The reissue sounds ok, it is not an audiophile record by any means; I’m led to believe that it is a needle drop, something I am attempting to verify. I’ve seen some complaints about pressing quality as well, but I don’t know if an original pressing would make much difference at an exponentially greater price. It’s a bit of a time capsule—and it isn’t about nuances. My copy seems fine, despite the question over source material. Anybody want to spend the money to reissue on vinyl from the tapes, assuming they still exist and are in good condition? Exactly. Sundazed released it as part of a two-fer on CD and Bob Irwin apparently had access to the tapes. I’m going to buy the Sundazed and take a listen.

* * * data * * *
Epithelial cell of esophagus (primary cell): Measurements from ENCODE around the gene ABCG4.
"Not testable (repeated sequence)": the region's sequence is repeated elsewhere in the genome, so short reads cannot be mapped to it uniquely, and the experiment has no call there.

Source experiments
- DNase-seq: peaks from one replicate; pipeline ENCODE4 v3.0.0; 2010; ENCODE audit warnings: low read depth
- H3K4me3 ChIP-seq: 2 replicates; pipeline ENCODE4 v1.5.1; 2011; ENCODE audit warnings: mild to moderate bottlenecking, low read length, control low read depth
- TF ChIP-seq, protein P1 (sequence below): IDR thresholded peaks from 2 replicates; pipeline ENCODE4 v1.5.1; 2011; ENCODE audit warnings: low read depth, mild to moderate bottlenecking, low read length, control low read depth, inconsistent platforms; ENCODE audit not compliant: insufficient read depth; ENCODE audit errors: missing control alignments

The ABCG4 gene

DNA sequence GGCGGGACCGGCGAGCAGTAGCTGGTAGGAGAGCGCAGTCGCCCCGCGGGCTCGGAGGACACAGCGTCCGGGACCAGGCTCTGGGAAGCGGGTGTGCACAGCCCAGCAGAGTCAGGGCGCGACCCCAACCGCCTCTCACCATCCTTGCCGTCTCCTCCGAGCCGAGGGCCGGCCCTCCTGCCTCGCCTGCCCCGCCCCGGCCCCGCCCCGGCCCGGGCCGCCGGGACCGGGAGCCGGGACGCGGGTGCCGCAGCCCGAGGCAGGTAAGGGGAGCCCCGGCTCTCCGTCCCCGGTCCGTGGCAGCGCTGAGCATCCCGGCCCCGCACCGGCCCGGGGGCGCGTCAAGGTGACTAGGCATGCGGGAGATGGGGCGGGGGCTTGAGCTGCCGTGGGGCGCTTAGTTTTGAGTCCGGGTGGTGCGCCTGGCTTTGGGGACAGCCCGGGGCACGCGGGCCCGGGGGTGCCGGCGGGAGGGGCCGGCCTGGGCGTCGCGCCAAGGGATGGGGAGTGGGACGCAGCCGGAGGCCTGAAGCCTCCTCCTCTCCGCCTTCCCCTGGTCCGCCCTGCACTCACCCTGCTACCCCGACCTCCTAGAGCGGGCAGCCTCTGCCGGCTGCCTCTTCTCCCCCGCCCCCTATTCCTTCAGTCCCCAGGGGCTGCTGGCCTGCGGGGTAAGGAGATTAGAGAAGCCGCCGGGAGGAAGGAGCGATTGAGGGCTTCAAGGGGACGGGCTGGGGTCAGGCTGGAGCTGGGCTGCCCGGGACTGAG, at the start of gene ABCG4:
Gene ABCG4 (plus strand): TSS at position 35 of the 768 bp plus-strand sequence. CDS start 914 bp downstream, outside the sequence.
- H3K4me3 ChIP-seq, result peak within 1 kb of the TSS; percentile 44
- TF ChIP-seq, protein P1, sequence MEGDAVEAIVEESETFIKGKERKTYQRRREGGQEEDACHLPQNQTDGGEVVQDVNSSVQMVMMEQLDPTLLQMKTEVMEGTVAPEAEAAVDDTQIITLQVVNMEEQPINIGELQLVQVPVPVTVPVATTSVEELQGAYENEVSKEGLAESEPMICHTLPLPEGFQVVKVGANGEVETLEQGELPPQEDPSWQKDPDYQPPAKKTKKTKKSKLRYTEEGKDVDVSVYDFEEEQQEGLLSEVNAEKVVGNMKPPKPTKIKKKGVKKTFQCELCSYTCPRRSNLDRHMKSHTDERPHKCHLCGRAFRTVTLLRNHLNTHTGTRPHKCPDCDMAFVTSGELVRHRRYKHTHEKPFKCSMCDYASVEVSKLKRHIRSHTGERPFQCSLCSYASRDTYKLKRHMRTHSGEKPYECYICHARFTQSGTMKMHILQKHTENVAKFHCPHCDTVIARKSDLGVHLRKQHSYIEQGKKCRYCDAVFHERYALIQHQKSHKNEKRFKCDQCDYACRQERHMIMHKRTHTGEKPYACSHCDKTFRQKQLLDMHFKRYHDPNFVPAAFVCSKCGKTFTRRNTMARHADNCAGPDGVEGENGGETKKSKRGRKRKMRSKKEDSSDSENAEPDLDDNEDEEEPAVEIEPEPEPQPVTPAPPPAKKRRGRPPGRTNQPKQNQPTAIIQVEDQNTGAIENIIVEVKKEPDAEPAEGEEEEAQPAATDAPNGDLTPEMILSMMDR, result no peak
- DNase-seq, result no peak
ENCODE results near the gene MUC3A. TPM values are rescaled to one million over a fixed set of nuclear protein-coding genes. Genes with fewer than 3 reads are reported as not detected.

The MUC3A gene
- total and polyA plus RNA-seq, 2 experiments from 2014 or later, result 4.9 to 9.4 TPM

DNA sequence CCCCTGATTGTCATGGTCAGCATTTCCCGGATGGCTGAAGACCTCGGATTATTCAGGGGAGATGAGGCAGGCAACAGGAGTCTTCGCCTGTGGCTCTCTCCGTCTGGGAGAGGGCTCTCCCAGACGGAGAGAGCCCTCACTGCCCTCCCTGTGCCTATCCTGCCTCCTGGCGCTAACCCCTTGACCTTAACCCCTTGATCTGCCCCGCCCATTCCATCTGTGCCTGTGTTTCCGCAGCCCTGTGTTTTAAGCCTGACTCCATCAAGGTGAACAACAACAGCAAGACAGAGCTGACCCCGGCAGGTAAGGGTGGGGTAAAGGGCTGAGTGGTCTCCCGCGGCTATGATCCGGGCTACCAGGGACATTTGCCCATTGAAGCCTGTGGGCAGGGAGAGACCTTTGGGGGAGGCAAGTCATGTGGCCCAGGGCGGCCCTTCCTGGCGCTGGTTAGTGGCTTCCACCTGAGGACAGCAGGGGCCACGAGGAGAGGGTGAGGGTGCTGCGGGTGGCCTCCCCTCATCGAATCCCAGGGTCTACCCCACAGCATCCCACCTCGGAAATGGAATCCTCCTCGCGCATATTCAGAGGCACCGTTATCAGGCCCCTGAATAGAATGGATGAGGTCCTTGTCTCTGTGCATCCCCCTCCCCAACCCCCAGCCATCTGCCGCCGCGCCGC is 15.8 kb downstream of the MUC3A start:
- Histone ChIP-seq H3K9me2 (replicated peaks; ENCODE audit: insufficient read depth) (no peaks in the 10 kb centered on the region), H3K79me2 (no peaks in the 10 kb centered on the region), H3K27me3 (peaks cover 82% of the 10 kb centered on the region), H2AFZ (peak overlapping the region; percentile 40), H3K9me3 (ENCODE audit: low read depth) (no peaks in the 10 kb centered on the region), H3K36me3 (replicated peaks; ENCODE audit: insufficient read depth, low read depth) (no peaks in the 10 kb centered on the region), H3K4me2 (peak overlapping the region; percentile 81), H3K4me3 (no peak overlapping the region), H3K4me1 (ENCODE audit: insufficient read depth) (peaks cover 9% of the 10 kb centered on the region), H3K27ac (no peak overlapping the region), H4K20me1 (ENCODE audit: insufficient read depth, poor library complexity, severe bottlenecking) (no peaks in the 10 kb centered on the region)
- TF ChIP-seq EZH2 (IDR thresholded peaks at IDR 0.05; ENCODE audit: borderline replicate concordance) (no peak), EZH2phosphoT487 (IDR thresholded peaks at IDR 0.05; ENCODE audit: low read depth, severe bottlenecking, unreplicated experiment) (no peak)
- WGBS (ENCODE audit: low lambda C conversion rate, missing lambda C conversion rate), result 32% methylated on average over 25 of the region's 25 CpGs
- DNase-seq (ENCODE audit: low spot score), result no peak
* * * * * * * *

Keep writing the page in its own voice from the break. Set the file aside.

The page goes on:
Truth is, the band, with two original members- the guitarist (Mitchell) and lead singer Pete Bailey- sounded great live despite the years and mileage and the weird acoustics of a relatively small space. I gather they perform occasionally, and have worked with Leesa Harrington-Squyres, the drummer from Lez Zeppelinin recent years.
Though early hard rock, Texas style, there is little to mark this as a “southern” or Texas sound in my estimation, despite the hype sticker on the LP reissue which talks about “southern fried…Sabbath.” Is it worth checking out? Absolutely, if, like me, you never heard it before and you enjoy this era. It’s a blast. Literally. Here is the band’s site: http://www.jam280.com/josefus.html